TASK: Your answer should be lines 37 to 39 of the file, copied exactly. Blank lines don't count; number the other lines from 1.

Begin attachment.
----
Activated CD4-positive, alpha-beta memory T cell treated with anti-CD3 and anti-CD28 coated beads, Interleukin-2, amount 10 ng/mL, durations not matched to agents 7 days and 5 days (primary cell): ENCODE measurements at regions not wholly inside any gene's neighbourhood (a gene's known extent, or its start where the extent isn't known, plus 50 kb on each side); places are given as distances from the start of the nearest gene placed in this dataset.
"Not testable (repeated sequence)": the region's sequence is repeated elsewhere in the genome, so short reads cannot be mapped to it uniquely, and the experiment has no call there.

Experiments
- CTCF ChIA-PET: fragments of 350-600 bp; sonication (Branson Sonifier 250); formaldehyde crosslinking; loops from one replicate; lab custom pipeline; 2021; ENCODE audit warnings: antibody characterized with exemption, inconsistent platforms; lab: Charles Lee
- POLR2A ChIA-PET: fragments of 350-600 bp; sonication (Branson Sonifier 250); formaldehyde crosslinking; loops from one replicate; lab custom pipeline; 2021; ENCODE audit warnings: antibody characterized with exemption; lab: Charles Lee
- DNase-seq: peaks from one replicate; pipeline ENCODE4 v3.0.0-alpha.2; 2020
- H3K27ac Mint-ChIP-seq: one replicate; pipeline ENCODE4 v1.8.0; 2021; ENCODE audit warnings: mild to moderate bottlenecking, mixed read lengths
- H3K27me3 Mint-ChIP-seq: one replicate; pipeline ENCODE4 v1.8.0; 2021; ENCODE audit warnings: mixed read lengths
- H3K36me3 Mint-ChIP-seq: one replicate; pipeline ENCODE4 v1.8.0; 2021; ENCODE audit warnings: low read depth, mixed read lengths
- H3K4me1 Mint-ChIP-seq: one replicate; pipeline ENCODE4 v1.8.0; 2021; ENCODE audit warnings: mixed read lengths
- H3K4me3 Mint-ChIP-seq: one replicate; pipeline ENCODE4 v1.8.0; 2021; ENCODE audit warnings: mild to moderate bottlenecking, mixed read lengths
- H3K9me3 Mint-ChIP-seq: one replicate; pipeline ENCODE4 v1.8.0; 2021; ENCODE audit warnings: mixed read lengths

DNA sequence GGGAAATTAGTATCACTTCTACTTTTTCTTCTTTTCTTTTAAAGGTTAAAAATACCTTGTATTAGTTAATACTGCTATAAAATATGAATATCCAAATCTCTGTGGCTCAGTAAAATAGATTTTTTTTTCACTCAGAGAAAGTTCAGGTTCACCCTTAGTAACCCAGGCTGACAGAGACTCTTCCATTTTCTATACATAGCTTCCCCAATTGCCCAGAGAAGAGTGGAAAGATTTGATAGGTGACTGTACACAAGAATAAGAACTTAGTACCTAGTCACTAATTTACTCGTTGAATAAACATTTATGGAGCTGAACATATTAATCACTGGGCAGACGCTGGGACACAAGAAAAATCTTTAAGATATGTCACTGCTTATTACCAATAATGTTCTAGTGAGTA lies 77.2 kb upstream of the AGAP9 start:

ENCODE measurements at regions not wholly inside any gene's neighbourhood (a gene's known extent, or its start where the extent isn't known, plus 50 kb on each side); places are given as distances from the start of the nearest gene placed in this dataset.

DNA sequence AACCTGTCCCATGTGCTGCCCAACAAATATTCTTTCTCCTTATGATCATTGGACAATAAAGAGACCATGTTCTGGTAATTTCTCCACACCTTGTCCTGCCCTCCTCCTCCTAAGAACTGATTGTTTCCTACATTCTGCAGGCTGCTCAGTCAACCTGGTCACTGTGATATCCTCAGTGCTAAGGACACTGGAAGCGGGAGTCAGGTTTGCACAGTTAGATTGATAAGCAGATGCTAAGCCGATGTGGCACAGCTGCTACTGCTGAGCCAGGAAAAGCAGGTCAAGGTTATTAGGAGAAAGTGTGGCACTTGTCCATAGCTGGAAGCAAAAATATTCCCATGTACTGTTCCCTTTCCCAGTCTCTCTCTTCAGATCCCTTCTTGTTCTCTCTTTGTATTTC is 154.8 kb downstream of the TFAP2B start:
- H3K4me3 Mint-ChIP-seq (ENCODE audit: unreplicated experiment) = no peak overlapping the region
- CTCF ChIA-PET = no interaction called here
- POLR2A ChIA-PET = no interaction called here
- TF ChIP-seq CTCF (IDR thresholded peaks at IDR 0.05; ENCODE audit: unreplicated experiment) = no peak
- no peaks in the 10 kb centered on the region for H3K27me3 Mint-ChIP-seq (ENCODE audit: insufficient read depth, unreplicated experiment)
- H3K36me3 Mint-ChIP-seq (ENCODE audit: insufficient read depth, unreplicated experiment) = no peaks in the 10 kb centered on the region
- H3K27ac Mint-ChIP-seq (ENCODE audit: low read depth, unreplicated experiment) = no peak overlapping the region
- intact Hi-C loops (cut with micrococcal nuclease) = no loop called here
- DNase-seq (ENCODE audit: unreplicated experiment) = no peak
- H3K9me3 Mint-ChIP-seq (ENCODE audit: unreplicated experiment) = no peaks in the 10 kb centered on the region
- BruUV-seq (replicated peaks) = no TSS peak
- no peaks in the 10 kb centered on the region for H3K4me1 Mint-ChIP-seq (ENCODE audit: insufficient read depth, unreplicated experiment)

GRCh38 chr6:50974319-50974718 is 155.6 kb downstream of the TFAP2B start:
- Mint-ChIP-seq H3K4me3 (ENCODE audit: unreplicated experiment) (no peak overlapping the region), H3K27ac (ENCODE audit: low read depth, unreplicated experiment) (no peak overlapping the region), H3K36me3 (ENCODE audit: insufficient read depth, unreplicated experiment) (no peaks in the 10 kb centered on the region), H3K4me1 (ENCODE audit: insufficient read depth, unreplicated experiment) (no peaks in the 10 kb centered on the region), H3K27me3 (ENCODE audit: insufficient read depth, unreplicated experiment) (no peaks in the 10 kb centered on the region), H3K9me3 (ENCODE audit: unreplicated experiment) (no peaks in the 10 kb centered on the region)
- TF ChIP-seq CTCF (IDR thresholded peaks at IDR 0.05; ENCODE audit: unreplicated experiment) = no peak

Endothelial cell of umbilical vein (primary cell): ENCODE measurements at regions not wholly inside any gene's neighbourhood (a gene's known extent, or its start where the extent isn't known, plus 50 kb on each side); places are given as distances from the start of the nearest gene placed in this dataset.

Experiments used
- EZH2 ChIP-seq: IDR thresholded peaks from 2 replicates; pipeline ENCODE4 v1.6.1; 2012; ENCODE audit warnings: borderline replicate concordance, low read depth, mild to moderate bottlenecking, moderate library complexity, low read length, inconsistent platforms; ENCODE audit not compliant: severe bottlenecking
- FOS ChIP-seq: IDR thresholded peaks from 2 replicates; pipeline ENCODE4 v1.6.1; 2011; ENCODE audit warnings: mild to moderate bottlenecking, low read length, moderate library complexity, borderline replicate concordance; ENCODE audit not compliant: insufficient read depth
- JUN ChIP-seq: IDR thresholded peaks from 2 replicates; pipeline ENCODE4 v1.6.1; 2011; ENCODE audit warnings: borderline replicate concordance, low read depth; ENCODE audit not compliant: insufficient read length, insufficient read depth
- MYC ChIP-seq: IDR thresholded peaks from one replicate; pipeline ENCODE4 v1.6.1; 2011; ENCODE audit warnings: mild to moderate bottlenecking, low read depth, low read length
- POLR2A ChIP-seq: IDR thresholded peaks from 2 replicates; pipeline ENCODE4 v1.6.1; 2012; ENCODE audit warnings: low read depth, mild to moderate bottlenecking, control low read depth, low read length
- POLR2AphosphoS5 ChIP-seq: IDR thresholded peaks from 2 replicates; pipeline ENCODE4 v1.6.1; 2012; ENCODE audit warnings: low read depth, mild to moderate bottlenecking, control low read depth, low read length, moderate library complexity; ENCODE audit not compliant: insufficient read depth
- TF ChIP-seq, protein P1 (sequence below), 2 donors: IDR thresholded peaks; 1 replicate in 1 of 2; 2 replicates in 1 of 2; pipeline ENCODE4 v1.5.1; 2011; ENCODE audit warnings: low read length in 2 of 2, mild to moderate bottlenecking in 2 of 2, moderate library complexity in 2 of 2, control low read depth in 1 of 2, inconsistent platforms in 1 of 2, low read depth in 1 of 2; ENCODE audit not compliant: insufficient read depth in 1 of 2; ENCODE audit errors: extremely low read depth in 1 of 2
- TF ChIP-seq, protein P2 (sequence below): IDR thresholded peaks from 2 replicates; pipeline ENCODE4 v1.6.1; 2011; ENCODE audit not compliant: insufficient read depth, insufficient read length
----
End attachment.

- POLR2A ChIP-seq: IDR thresholded peaks from 2 replicates; pipeline ENCODE4 v1.6.1; 2012; ENCODE audit warnings: low read depth, mild to moderate bottlenecking, control low read depth, low read length
- POLR2AphosphoS5 ChIP-seq: IDR thresholded peaks from 2 replicates; pipeline ENCODE4 v1.6.1; 2012; ENCODE audit warnings: low read depth, mild to moderate bottlenecking, control low read depth, low read length, moderate library complexity; ENCODE audit not compliant: insufficient read depth
- TF ChIP-seq, protein P1 (sequence below), 2 donors: IDR thresholded peaks; 1 replicate in 1 of 2; 2 replicates in 1 of 2; pipeline ENCODE4 v1.5.1; 2011; ENCODE audit warnings: low read length in 2 of 2, mild to moderate bottlenecking in 2 of 2, moderate library complexity in 2 of 2, control low read depth in 1 of 2, inconsistent platforms in 1 of 2, low read depth in 1 of 2; ENCODE audit not compliant: insufficient read depth in 1 of 2; ENCODE audit errors: extremely low read depth in 1 of 2